At the end, they ran the numbers to figure out how much money in a year would be made given a certain number of chickens that the land could handle, and they determined that a farmer cannot live on that income alone. They discovered that it is necessary for a small farmer to diversify their income streams. And yes, they came up with the word: diversify. They brainstormed different enterprises that could be added to a farm that would bring in more income. And, eventually one of the kids said to me, "you know, teaching people about farming brings in more money than the farming itself does in most cases. It makes sense that you have decided to also teach people, and not just commit to farming enterprises alone."

Ding, ding, ding, ding! This, folks, is why I am doing what I am doing. This is why I think it is SO IMPORTANT for adults and children to get involved in the food system, support local small farms, and vote with their dollars. This is why I encourage the children to share their ideas with adults about what they want from their food system. They don't want chemicals on their food that could cause worry about potential illnesses related to chemical use. They want nutrient-dense food choices. They want to have opportunities to learn how to grow and raise their own food. They want to be able to grow up healthy and strong and not have to scrutinize over every label and research the background on every company to know what foods are safe to eat. The kids deserve to grow up in a world where the norm is healthy, nutrient-dense food, free from chemicals, where the processes used support soil health and regeneration. 

This spring has just been the beginning of the journey here as we provide opportunities for children to get involved in the food system in these ways. The best is yet to come. And, look out world, because these kids are armed with knowledge and ready to speak up and teach others what they know. Here on the farm each one, teaches one. We share what we know, and we are all better for it!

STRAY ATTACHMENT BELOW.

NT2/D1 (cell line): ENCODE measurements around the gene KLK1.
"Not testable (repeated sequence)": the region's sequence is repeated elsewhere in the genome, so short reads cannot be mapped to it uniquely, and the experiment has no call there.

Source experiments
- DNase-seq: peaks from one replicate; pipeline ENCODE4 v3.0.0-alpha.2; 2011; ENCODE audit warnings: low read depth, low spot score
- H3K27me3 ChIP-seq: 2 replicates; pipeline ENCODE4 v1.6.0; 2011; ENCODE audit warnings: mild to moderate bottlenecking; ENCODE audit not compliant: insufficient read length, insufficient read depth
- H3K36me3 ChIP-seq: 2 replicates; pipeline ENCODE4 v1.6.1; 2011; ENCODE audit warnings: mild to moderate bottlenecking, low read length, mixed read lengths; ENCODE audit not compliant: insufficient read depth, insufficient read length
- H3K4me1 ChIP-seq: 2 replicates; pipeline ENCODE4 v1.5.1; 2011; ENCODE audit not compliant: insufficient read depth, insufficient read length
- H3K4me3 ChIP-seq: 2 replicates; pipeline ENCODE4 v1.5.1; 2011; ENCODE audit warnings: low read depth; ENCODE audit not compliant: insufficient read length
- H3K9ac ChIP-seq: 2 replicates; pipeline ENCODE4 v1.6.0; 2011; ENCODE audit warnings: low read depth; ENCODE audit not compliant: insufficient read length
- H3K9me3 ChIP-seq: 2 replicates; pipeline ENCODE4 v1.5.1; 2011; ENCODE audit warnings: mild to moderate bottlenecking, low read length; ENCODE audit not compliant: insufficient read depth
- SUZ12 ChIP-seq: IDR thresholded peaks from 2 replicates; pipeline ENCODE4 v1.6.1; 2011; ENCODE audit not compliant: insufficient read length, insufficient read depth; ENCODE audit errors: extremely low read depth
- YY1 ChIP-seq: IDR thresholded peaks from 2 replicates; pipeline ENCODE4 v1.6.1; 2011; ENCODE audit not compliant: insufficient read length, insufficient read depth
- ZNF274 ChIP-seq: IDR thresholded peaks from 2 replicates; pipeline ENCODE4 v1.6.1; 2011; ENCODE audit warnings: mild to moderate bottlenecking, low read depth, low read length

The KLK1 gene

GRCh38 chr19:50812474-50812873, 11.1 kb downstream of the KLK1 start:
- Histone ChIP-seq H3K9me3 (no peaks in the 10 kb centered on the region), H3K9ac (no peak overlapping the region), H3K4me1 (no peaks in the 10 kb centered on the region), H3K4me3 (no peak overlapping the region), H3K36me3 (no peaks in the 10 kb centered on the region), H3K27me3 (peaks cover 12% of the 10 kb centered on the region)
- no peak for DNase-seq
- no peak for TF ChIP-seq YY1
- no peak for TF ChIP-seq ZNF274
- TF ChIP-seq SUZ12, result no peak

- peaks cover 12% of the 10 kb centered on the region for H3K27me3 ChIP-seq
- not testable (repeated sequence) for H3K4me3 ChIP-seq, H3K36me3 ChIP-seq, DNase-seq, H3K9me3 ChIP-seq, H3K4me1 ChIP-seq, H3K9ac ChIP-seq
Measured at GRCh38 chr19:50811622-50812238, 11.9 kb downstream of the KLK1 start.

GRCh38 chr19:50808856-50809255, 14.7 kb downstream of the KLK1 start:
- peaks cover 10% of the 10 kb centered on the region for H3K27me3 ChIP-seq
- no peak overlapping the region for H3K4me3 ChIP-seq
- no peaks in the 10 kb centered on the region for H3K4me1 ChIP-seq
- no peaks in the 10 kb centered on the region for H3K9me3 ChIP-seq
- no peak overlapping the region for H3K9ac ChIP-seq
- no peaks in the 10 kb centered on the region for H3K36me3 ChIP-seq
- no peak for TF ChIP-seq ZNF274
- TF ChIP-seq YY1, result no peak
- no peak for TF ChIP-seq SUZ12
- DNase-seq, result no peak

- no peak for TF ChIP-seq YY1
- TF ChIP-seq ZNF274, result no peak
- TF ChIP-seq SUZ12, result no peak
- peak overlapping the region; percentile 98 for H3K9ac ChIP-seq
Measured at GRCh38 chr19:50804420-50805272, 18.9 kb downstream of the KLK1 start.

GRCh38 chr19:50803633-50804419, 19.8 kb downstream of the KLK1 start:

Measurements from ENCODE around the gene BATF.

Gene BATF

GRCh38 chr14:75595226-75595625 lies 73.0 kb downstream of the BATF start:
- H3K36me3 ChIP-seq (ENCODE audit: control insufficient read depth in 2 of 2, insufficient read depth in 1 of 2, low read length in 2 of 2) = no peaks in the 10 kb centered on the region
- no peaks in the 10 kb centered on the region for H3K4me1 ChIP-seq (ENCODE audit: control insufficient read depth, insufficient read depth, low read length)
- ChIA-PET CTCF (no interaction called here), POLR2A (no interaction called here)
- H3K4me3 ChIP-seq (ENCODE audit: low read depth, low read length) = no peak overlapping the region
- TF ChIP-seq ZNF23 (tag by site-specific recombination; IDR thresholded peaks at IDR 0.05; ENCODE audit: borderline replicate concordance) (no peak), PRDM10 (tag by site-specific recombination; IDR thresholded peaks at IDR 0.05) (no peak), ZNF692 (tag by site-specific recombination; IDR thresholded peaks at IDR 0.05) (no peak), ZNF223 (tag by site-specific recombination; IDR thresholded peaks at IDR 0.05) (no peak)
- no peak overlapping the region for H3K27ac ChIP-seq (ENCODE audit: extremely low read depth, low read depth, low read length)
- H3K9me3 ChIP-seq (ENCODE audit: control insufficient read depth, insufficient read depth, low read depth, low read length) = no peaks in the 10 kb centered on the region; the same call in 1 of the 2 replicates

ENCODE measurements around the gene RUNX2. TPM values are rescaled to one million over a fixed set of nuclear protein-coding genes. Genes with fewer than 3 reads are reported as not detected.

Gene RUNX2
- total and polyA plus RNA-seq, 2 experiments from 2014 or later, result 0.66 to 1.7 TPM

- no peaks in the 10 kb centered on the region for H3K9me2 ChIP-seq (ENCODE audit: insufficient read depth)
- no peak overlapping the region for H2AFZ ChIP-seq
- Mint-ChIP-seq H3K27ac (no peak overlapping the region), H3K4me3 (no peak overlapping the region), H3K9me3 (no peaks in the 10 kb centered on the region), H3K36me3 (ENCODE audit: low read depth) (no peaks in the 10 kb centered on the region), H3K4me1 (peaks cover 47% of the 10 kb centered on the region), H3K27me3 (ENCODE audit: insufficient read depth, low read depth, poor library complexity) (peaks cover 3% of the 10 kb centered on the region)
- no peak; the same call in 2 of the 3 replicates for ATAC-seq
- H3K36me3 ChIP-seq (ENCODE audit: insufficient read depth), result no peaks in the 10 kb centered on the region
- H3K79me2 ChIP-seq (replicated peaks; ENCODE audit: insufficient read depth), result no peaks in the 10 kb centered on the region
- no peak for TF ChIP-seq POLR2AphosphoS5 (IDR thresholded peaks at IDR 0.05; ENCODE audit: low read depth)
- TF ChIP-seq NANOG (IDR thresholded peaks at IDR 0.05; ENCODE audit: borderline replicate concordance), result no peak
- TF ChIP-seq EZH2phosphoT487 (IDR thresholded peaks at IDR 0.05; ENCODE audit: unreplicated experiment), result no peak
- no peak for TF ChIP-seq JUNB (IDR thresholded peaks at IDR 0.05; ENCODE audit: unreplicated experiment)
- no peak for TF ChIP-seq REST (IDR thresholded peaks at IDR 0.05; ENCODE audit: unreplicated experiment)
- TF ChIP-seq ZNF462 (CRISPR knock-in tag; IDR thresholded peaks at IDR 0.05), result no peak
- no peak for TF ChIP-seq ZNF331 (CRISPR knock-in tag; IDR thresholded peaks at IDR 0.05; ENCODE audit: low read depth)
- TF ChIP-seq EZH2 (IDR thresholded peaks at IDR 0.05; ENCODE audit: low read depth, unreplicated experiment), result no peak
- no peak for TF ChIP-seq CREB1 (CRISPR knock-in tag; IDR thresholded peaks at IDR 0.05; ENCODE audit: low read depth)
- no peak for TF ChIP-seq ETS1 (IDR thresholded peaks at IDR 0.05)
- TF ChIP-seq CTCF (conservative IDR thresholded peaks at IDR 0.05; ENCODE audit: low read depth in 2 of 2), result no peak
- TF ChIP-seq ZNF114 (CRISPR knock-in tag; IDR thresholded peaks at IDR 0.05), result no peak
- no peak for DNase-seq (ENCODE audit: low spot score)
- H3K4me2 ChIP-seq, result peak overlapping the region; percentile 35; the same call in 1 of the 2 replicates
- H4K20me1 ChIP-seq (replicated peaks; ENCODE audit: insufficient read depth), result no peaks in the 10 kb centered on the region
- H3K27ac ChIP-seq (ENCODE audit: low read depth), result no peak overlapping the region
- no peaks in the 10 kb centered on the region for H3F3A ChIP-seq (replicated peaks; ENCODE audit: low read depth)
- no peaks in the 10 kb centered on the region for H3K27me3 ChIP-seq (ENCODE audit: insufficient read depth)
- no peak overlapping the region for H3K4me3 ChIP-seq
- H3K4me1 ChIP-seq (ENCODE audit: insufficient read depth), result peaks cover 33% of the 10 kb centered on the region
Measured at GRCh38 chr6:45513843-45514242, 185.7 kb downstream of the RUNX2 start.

In this season of the farm, we are in an interesting predicament. We have been overwhelmed in a really great way with all of the people wanting to get involved here on the farm. We have waiting lists for nearly every opportunity we offer here. We are in need of an air-conditioned classroom space in a most desperate way. Right now, all activities take place outside in our picnic area, in the barn, in the garden, and on the pasture. Pretty soon it will be too hot for most of those areas, and we need to be able to rotate kids through a cooler space throughout the day. In some ways, the $15,000 all-or-nothing Kickstarter fundraiser seems like a huge ask, but really, we feel like it is a simple way for the community to join up with us here at Hills of Milk and Honey in providing more opportunities for us to continue the process of "each one, teach one" here on the farm. Will you help us meet our goal? It is going to take a village, as they say, to create this paradigm shift in how we participate in the food system. Your financial support, of any kind, is much appreciated. And, if you are interested in enrolling your child(ren) in our Fall 2018 Farm School Enrichment Program register now before it sells out!

Thank you,

Farmer Amy